White House press secretary Jen Psaki said Tuesday that President Joe Biden believes the Nord Stream 2 natural gas pipeline is a “bad deal for Europe” and the administration will review restrictions on the project.
Psaki made the remarks in response to a question at a White House press briefing, when she was asked by Polish Radio reporter Marek Walkuski whether Biden is “determined to use all the tools he has, like sanctions, to stop the project.” Poland has long opposed the mammoth project that would let Germany double its Russian gas imports, with the Polish anti-monopoly watchdog in October fining Gazprom, the Russian state energy company leading the project, $7.61 billion over the pipeline, arguing it would have “serious consequences for Poland’s and the EU’s economy.”
Psaki responded to the Polish reporter’s question by saying that Biden “continues to believe that Nord Stream 2 is a bad deal for Europe.” She added that the Biden administration would review the restrictions on the project that were imposed during President Donald Trump’s administration under the National Defense Authorization Act, the annual defense policy bill that passed on Jan. 1.
The Trump administration imposed sanctions on any companies helping Gazprom, the Russian state energy company leading the project, to lay pipeline, insure vessels, or verify equipment.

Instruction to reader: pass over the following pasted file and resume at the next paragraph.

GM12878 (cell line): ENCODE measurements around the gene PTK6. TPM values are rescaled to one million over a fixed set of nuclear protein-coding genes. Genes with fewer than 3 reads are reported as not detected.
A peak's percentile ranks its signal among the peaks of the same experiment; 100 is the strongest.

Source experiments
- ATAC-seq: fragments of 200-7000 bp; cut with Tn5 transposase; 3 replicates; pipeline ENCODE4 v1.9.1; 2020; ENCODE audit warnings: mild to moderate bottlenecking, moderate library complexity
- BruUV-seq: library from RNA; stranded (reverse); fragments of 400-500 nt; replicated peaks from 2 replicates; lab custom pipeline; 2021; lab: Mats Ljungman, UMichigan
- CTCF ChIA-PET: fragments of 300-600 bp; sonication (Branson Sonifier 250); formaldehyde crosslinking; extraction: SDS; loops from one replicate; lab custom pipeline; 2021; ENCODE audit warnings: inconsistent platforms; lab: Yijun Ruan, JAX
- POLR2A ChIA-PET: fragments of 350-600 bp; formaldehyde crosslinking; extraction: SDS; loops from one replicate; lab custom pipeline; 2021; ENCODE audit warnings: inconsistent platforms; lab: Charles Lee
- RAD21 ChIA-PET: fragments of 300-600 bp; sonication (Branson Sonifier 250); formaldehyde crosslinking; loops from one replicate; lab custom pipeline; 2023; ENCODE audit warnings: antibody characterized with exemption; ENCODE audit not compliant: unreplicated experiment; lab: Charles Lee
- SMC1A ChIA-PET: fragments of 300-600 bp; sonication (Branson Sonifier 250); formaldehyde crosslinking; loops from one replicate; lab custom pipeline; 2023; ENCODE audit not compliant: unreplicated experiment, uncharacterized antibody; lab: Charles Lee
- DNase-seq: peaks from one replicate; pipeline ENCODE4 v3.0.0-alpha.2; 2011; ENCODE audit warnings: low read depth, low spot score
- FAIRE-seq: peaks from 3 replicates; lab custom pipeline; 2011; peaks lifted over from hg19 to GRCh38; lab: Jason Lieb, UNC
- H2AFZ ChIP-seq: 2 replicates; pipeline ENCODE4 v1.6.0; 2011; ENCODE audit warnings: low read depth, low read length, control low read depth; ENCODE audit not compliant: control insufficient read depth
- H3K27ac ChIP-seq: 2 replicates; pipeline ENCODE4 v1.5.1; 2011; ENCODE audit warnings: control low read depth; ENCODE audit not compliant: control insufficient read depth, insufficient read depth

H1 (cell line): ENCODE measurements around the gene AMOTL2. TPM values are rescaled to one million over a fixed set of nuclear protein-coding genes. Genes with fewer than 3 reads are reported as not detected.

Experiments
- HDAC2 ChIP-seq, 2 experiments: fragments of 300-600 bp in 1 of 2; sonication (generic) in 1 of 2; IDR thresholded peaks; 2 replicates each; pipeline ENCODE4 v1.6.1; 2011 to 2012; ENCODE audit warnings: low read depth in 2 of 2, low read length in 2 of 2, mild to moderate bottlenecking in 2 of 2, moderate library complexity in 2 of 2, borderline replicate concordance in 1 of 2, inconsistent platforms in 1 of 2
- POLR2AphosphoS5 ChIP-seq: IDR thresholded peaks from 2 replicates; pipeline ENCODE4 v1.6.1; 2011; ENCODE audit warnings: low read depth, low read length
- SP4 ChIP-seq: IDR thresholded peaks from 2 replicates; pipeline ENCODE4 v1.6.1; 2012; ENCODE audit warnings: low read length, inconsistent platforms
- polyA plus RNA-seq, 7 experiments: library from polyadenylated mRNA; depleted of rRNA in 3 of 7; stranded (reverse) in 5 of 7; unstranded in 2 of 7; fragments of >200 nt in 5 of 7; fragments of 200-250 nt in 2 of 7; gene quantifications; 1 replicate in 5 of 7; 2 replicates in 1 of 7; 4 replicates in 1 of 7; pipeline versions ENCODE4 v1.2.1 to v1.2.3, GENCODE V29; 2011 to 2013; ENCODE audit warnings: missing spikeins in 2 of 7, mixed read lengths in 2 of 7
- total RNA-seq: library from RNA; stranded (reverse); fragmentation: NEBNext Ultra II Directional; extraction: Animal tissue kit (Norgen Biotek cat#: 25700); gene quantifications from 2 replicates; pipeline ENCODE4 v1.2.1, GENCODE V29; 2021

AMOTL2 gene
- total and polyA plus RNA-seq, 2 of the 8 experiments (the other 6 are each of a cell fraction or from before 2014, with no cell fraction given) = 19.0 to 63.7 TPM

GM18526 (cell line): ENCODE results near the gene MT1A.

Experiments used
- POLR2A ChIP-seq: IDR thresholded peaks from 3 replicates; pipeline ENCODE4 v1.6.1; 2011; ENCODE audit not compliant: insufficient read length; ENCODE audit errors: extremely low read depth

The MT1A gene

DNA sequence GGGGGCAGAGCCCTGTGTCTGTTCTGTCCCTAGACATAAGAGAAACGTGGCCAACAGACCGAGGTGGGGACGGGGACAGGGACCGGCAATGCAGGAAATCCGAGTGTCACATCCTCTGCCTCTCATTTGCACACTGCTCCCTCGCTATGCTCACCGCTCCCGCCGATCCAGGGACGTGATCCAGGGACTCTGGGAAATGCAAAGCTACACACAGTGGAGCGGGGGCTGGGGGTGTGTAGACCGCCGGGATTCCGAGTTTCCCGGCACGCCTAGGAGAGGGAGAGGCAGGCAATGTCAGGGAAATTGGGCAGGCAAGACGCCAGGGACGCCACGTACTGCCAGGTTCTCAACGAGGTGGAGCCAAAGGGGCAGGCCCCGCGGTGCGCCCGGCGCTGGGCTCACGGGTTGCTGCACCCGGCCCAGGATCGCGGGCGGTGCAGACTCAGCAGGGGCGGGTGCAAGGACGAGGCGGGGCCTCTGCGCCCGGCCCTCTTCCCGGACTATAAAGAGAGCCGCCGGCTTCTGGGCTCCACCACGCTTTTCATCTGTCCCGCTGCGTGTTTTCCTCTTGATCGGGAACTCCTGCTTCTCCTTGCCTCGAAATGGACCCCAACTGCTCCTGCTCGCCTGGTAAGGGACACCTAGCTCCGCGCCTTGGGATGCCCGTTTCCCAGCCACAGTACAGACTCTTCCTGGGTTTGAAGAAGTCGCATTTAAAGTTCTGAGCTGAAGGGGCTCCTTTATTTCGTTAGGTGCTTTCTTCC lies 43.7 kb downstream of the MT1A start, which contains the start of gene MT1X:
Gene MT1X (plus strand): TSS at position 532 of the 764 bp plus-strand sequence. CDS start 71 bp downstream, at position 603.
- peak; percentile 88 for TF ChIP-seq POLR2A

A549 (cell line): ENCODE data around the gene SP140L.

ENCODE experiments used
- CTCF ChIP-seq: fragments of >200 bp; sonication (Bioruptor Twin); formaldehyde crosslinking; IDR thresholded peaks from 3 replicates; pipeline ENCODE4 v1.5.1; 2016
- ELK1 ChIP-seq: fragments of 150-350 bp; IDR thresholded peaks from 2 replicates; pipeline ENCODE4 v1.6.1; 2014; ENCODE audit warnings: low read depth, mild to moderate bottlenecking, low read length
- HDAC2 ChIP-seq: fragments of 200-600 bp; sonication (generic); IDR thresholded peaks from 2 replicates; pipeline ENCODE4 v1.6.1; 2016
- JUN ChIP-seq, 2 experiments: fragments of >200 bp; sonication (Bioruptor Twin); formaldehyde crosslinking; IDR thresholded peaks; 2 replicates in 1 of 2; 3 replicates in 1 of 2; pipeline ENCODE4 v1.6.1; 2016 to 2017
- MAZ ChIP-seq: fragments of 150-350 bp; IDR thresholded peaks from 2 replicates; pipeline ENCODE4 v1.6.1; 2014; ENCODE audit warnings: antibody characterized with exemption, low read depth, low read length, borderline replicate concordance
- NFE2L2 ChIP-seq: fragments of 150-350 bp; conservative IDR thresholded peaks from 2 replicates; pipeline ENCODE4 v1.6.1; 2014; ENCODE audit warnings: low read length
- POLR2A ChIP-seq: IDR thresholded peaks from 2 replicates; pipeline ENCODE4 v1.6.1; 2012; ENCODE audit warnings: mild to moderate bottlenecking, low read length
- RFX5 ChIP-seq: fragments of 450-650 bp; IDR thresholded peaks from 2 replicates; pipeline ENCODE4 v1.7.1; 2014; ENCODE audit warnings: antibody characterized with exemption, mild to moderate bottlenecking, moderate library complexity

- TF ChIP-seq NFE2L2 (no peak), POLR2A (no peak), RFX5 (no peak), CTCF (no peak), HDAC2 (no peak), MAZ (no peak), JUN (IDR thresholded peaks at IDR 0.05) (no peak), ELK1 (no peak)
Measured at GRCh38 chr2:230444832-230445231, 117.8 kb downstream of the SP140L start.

Trump opposed the project on the grounds that it would strengthen Russian President Vladimir Putin’s economic and political influence over Europe. Poland has been one of the fiercest critics of the pipeline, which would sharply reduce central and Eastern European countries’ bargaining power in case of a supply row with Russia, which has in the past cut deliveries of the fuel to Ukraine and parts of Europe in winter during pricing disputes. Many EU officials in Brussels have also expressed opposition to the project, hoping to reduce the bloc’s energy dependence on Russia.
Besides opposing the Nord Stream 2 project, the Trump administration also sought to expand U.S. liquefied gas exports to the EU, as part of a larger effort to diversify European energy imports.
Biden has also opposed the project, which would bypass Ukraine and deprive it of lucrative transit fees, since he was vice president under former President Barack Obama.
Berlin has forged ahead with the project, however, with both Russia and Germany arguing the pipeline is a purely commercial project.
The $11 billion pipeline, which is 90 percent complete, would double the capacity of the existing Nord Stream duct to deliver gas from Russia to Europe via Germany under the Baltic Sea.
The issue is coming to a head as the Senate has begun confirming Biden Cabinet members who could weigh in on decisions on the project, including Secretary of State Antony Blinken, and as construction resumes after being stalled for about a year following a threat of sanctions from the United States and the withdrawal of pipe-laying company Allseas.
A ship called the Fortuna on which Washington slapped sanctions on Trump’s last full day in office last Wednesday, has begun work in deep waters off Denmark, ahead of the resumption of construction, Nord Stream 2 said on Sunday.
The State Department is expected to issue a report to Congress soon on the companies helping Gazprom complete the project, which could add pressure to firms to drop out. Some companies, including Zurich Insurance Group and Norway’s risk management and quality assurance firm DNV GL, have dropped work on the project.
Reuters contributed to this report.